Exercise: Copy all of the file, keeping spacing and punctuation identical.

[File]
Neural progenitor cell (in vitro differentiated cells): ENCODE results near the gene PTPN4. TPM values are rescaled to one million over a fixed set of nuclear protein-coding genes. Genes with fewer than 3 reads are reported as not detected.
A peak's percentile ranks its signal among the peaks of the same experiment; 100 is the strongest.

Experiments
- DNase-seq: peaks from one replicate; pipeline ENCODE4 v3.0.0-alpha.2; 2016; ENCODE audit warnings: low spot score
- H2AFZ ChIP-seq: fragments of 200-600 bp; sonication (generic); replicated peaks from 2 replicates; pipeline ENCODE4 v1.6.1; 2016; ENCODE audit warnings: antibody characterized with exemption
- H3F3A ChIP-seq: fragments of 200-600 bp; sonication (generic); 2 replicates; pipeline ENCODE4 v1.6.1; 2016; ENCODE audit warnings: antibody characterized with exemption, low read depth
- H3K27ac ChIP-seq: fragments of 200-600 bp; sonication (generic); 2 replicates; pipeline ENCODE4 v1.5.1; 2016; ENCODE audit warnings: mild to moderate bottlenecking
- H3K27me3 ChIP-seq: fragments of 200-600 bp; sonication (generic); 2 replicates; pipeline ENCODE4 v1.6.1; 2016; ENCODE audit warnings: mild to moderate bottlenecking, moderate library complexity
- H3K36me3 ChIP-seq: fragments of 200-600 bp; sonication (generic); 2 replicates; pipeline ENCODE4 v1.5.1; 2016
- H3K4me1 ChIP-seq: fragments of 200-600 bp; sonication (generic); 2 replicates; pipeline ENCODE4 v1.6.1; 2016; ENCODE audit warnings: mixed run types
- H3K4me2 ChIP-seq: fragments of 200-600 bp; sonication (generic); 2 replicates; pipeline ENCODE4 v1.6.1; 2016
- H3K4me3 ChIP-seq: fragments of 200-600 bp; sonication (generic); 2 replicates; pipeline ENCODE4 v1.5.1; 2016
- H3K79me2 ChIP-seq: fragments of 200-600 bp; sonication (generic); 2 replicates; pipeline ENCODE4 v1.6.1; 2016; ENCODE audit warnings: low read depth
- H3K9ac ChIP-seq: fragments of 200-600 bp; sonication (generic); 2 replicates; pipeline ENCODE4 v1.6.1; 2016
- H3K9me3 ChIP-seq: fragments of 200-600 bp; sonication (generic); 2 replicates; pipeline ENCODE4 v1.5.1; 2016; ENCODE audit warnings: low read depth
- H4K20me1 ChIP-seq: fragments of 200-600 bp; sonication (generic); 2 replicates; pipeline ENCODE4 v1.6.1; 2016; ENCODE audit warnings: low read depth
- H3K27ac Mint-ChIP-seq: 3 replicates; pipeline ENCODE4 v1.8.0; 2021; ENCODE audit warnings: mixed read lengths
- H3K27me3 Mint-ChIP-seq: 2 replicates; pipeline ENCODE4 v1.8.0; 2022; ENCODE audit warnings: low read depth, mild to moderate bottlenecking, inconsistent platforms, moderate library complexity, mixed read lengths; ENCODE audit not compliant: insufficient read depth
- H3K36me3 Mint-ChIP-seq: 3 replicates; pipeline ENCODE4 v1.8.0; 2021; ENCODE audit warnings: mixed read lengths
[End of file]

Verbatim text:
Neural progenitor cell (in vitro differentiated cells): ENCODE results near the gene PTPN4. TPM values are rescaled to one million over a fixed set of nuclear protein-coding genes. Genes with fewer than 3 reads are reported as not detected.
A peak's percentile ranks its signal among the peaks of the same experiment; 100 is the strongest.

Experiments
- DNase-seq: peaks from one replicate; pipeline ENCODE4 v3.0.0-alpha.2; 2016; ENCODE audit warnings: low spot score
- H2AFZ ChIP-seq: fragments of 200-600 bp; sonication (generic); replicated peaks from 2 replicates; pipeline ENCODE4 v1.6.1; 2016; ENCODE audit warnings: antibody characterized with exemption
- H3F3A ChIP-seq: fragments of 200-600 bp; sonication (generic); 2 replicates; pipeline ENCODE4 v1.6.1; 2016; ENCODE audit warnings: antibody characterized with exemption, low read depth
- H3K27ac ChIP-seq: fragments of 200-600 bp; sonication (generic); 2 replicates; pipeline ENCODE4 v1.5.1; 2016; ENCODE audit warnings: mild to moderate bottlenecking
- H3K27me3 ChIP-seq: fragments of 200-600 bp; sonication (generic); 2 replicates; pipeline ENCODE4 v1.6.1; 2016; ENCODE audit warnings: mild to moderate bottlenecking, moderate library complexity
- H3K36me3 ChIP-seq: fragments of 200-600 bp; sonication (generic); 2 replicates; pipeline ENCODE4 v1.5.1; 2016
- H3K4me1 ChIP-seq: fragments of 200-600 bp; sonication (generic); 2 replicates; pipeline ENCODE4 v1.6.1; 2016; ENCODE audit warnings: mixed run types
- H3K4me2 ChIP-seq: fragments of 200-600 bp; sonication (generic); 2 replicates; pipeline ENCODE4 v1.6.1; 2016
- H3K4me3 ChIP-seq: fragments of 200-600 bp; sonication (generic); 2 replicates; pipeline ENCODE4 v1.5.1; 2016
- H3K79me2 ChIP-seq: fragments of 200-600 bp; sonication (generic); 2 replicates; pipeline ENCODE4 v1.6.1; 2016; ENCODE audit warnings: low read depth
- H3K9ac ChIP-seq: fragments of 200-600 bp; sonication (generic); 2 replicates; pipeline ENCODE4 v1.6.1; 2016
- H3K9me3 ChIP-seq: fragments of 200-600 bp; sonication (generic); 2 replicates; pipeline ENCODE4 v1.5.1; 2016; ENCODE audit warnings: low read depth
- H4K20me1 ChIP-seq: fragments of 200-600 bp; sonication (generic); 2 replicates; pipeline ENCODE4 v1.6.1; 2016; ENCODE audit warnings: low read depth
- H3K27ac Mint-ChIP-seq: 3 replicates; pipeline ENCODE4 v1.8.0; 2021; ENCODE audit warnings: mixed read lengths
- H3K27me3 Mint-ChIP-seq: 2 replicates; pipeline ENCODE4 v1.8.0; 2022; ENCODE audit warnings: low read depth, mild to moderate bottlenecking, inconsistent platforms, moderate library complexity, mixed read lengths; ENCODE audit not compliant: insufficient read depth
- H3K36me3 Mint-ChIP-seq: 3 replicates; pipeline ENCODE4 v1.8.0; 2021; ENCODE audit warnings: mixed read lengths